Study: Indiana sees smallest population increase since 2015
Indiana added just under 20,000 residents last year, according to an analysis by the Indiana Business Research Center at the Indiana University Kelley School of Business. The change is the smallest annual increase since 2015 and only the second time in 35 years that Indiana added fewer than 20,000 residents in a year. The analysis adds that 75% of Indiana counties saw a natural population decrease in 2022.
In an interview with Inside INdiana Business, IBRC Senior Demographer Matt Kinghorn said the low number of new residents can be largely attributed to a small rate of natural population increase.
“That’s is really just the difference between the number of births and the number of deaths,” Kinghorn said. “We are in an extended period of very low fertility rates in Indiana, and that hasn’t changed. And so the number of births in the state is really low.”
Indiana saw only 1,204 more births than deaths last year. Comparatively, 24 states had a natural decrease in 2022, meaning deaths outnumbered births.
Kinghorn said the number of deaths in Indiana is largely due to the ongoing impact of the COVID-19 pandemic in the state. However, he noted the analysis looked at population estimates from July 2021 to June 2022.
“So when we think back to last winter, we were still had really a lot of COVID related deaths,” he said. “And so thankfully, we haven’t seen a repeat of that this winter. So hopefully, we’ll start to see the the natural increase of the population start to trend up now.”
With the state’s natural increase as low as it was, the IBRC said Indiana’s population gains were fueled mostly by a strong net in-migration of more than 20,720 residents.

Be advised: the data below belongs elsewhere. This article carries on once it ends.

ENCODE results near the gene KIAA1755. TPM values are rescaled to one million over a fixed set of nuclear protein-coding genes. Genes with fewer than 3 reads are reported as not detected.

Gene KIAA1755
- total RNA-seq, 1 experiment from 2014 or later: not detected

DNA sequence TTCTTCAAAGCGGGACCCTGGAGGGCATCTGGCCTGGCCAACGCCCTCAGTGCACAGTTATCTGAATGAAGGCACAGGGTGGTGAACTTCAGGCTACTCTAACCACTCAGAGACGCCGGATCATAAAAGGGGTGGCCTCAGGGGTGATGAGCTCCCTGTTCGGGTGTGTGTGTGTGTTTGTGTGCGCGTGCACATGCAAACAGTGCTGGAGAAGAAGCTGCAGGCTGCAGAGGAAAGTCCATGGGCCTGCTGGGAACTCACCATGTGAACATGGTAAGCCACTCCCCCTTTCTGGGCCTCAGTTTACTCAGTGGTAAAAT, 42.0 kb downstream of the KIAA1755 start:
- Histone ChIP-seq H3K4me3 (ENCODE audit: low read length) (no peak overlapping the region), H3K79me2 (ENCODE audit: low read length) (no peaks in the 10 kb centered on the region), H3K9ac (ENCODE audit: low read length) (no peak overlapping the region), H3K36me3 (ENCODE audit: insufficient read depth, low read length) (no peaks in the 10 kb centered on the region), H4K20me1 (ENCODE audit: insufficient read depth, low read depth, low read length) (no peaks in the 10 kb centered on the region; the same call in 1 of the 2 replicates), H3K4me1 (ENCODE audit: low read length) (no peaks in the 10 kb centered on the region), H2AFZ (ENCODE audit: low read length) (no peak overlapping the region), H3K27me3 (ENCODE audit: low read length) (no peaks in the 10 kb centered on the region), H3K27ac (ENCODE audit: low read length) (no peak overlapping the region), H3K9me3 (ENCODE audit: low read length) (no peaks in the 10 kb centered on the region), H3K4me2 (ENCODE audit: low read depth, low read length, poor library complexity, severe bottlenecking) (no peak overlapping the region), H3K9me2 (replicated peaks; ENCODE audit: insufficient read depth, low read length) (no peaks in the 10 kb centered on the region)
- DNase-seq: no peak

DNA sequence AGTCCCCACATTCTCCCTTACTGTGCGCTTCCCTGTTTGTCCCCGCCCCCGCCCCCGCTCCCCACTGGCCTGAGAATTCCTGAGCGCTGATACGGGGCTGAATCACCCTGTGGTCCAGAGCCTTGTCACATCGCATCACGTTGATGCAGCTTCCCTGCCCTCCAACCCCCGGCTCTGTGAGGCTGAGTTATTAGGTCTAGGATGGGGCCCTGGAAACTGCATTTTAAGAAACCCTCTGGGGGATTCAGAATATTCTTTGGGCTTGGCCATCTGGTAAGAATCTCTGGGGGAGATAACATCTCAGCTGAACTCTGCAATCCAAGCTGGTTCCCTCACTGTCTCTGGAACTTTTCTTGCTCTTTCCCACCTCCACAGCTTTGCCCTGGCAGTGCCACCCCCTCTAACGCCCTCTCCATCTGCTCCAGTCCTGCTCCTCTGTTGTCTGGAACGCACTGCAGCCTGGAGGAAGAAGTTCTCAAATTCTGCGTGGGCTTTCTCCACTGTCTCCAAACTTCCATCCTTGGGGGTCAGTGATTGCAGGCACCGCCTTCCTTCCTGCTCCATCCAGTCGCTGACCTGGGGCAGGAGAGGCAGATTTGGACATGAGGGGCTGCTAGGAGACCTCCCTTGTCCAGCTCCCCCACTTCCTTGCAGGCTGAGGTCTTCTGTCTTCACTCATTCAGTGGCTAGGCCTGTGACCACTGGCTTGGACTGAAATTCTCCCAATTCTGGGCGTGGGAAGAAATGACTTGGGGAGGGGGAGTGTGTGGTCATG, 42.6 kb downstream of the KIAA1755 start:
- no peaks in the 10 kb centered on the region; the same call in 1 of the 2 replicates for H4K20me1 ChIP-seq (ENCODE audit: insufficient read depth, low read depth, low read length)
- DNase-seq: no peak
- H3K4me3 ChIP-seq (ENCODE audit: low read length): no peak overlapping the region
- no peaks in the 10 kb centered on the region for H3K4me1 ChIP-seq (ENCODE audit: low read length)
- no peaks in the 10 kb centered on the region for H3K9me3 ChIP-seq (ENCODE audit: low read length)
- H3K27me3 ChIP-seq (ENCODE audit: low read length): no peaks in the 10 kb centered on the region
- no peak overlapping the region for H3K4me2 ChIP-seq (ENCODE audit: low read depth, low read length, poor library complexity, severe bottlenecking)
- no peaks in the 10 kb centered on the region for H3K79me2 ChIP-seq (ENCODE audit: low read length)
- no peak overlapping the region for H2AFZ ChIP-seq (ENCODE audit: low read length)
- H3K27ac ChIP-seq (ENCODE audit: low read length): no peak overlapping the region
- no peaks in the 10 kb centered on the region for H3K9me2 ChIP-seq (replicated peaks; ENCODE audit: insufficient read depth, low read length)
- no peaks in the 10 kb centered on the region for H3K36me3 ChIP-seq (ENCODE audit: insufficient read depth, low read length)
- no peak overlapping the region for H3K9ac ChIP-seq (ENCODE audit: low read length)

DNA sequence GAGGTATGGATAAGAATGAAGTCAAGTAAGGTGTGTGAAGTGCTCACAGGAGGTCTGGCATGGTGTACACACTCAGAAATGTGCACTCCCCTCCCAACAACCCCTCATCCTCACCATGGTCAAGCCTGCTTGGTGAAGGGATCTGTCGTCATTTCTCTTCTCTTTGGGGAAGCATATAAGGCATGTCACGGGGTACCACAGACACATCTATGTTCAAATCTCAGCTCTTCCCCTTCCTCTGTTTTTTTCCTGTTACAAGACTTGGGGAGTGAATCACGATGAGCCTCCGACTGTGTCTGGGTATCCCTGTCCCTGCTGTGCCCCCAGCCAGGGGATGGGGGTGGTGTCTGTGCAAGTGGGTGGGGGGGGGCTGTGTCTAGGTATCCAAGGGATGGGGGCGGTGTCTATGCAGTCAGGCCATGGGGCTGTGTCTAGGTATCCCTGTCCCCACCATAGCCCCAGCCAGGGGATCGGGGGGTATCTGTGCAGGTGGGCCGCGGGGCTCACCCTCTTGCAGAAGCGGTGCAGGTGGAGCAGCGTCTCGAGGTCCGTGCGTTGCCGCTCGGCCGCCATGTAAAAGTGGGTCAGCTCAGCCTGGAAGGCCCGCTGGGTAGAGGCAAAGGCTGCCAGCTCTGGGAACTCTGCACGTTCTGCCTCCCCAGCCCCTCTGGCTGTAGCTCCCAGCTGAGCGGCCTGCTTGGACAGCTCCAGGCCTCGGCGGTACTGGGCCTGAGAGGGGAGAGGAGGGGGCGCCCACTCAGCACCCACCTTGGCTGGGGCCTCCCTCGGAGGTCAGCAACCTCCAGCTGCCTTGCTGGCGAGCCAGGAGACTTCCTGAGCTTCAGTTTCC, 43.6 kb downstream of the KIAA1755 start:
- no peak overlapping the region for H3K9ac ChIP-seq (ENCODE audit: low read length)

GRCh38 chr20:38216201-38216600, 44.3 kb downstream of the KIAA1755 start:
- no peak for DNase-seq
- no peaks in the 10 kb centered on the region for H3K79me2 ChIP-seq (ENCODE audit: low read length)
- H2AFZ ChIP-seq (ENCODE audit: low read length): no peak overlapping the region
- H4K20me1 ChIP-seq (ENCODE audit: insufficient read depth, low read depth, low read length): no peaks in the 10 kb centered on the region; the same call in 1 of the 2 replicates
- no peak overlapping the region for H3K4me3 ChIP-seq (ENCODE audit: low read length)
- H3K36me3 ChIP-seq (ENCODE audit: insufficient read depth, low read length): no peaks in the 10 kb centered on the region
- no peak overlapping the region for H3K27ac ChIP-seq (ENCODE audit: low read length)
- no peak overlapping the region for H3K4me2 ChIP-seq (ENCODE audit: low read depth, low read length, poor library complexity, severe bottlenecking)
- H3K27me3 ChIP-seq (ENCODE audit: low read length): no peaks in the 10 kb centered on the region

The study said 55 of Indiana’s 92 counties posted a population gain in 2022. Hamilton County had the largest increase at 2.1%, followed by Ohio County at 2.0%, Hendricks County at 1.7%, and Boone and Switzerland counties at 1.6% each.
Kinghorn noted there are hopeful signs that the state is seeing a better distribution of population growth. He said one of the most notable findings is that five of the 16 fastest-growing counties in Indiana are rural counties.
“When we group rural Indiana all together, rural Indiana grew last year,” he said. “Whereas if we look in the past decade, rural Indiana as a whole was declining. So I think that that is very hopeful news. I think that we’re seeing some some better distribution of population growth. I hope that that can be a long running trend and not just a blip right now.”
Meanwhile, Marion County had the largest population decline in the state for the second consecutive year. The state’s most populous county lost about 2,180 residents, or about 0.2%. LaPorte County had the second-largest decline at 811 residents, followed by Vanderburgh, Monroe and Miami counties.
The analysis also showed when compared to large metro areas in neighboring state’s, the Indianapolis metropolitan area’s growth rate of 0.6% trailed only Columbus, Ohio, which grew 0.7%.